Sunday, May 11, 2014

Five Tips for a Great Mother's Day

My first few Mother's Day were a little rough.  This year I found myself surrounded with as much chaos as normal but somehow had peace.  So it got me thinking about those early years, ripe with expectation about the glorious gifts, the showering of affection and the tranquility that would no doubt befall our home.  Those were days of disappointment.  It wasn't because people weren't trying… rather it was because I wanted to be celebrated, honored, and adored ALL DAY LONG.  Not just for the amount of time it takes to read the greeting card.  "Well yeah" you say.   If you continue to expect that you will most likely end up crying in the bathroom and telling everyone you are "fine".

So here is how you keep yourself out of the  bathroom and keep a real smile on your face:

1- Lower your expectations for your spouse.  He really CAN'T be him AND you and do it as well as you would.  He is probably awesome at what he does do, but be realistic.  If he is lucky, then
he also has a mother of his own who is expecting a gift, a hug, a phone call and/or a meal so he is bound to be split between helping the kids honor you and wanting to recognize his mother as well.

2- If you want a special gift, then talk with your husband and get it for yourself -But give it to him to hide and present to you with the kids on the special day.  I bought a "mom's" basket at the school auction last month. It was perfect. It was wrapped and pretty and filled with all sorts of fun stuff.  He hid it and then  he and the kids brought it out for me to look through and enjoy.   If your kids go to an awesome school like ours then you are bound to get some very special gifts made by them during class time - so you will get some surprises.  But if a pedicure is what you really want, tell your husband you can pick up the gift card for it while you are out running around and let him wrap it for you.

Note here - this generally doesn't work for the first few Mother's Days.  Wait a few years and he will be THRILLED to have one less thing on his TODO list.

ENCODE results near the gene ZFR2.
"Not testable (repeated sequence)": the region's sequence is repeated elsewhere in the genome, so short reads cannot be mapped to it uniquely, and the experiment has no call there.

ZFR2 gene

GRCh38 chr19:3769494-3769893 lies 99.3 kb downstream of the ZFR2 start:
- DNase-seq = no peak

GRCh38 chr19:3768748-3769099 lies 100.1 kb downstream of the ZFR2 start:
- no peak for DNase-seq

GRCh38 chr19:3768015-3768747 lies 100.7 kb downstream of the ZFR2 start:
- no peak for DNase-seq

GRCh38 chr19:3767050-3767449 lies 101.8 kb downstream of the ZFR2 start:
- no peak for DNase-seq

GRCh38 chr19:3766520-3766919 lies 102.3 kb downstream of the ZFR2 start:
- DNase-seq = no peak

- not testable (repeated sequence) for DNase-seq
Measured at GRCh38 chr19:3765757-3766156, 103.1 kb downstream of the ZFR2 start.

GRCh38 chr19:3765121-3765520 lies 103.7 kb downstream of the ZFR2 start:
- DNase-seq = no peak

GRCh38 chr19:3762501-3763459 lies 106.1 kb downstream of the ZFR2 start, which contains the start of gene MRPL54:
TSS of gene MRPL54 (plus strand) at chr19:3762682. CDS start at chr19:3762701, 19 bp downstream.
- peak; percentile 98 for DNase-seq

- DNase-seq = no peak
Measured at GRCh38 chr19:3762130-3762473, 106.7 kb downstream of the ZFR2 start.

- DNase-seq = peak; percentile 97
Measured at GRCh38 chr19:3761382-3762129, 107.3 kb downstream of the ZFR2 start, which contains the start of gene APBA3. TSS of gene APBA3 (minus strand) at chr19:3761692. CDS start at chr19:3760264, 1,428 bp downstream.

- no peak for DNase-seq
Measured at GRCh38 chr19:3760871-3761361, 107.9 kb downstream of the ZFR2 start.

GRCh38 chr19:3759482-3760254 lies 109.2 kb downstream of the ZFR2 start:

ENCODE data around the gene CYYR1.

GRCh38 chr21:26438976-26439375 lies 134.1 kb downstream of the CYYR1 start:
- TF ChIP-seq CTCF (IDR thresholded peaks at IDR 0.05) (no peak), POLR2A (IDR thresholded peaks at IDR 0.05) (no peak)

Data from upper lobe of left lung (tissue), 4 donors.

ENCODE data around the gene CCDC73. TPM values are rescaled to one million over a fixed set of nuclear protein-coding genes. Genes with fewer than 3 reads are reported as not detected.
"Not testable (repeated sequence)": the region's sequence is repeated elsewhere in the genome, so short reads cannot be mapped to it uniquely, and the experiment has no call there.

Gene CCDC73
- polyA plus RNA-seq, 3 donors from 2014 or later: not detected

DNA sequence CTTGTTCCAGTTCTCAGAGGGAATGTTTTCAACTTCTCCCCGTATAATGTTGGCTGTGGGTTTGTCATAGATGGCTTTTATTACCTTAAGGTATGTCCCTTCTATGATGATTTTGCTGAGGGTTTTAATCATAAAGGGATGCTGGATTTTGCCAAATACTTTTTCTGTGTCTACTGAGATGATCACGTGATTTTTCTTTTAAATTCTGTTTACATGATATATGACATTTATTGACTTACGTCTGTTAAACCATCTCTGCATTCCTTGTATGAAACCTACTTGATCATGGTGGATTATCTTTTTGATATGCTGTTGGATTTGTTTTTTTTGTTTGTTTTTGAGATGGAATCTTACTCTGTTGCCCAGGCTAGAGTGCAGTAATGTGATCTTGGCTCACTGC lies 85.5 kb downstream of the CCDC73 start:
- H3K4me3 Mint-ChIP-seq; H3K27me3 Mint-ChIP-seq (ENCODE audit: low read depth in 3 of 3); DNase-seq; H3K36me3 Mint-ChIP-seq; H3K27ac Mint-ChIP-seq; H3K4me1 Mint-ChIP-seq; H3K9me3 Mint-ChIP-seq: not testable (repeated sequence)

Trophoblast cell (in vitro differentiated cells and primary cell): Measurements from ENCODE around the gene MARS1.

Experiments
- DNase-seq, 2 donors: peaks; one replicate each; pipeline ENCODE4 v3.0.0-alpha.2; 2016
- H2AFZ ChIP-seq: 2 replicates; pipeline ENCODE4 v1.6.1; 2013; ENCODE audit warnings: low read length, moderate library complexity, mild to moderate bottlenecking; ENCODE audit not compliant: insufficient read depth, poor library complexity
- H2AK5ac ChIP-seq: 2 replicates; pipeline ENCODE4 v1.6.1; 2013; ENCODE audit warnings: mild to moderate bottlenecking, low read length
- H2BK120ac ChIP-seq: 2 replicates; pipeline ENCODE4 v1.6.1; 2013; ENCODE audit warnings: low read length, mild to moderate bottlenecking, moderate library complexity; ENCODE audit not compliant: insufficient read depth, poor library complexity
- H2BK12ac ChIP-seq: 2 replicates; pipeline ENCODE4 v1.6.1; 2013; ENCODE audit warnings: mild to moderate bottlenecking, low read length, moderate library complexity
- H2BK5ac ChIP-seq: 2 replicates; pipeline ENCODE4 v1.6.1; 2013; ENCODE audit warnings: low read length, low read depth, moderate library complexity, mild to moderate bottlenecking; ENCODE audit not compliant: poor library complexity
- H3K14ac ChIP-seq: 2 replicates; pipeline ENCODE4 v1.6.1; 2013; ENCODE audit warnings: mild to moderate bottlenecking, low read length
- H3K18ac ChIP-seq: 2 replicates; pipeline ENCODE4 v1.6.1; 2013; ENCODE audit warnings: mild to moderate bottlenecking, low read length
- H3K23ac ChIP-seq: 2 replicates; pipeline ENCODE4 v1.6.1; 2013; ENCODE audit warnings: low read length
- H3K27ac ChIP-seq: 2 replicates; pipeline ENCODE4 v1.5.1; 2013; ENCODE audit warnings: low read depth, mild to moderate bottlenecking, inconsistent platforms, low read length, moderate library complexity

3- Recognize your children are not going to magically transform into different children for the day.  They will still fight.  They will still whine.  They will still cry.  It isn't a personal attack on you when they give their little brother a flat tire while walking in the communion line.  It is just childhood.  They are going to act like they normally act.

4- Plan ahead to do less and let your family do more. Talk with your spouse and ask him to take over discipline for the day.  If you are tired of cooking let him know you want to get take-out for lunch and dinner in leu of flowers.  Or cook ahead of time and put a casserole in the fridge for one of your older kids to just pull out. Put one of the kids in charge of feeding the baby.  Whatever.  Just let people help out.  Let them learn to serve.

5- Recognize that if you don't do something (even today) it probably won't get done.  That may include discipline and chores as mentioned above.  The bed won't get made, the dishes may not get washed, clothes will lay around and by the end of the day you may just be tripping all over the kids toys.  Be OKAY with that or make a decision not to let it upset you.  It is just one day.

Hope you are able to enjoy it!! Thanks for stopping by.

Fun Fact:  Motherhood was made a national holiday by President Wilson in 1914 after Anna Jarvis spent years lobbying for the day in memory of her own activist mother. 

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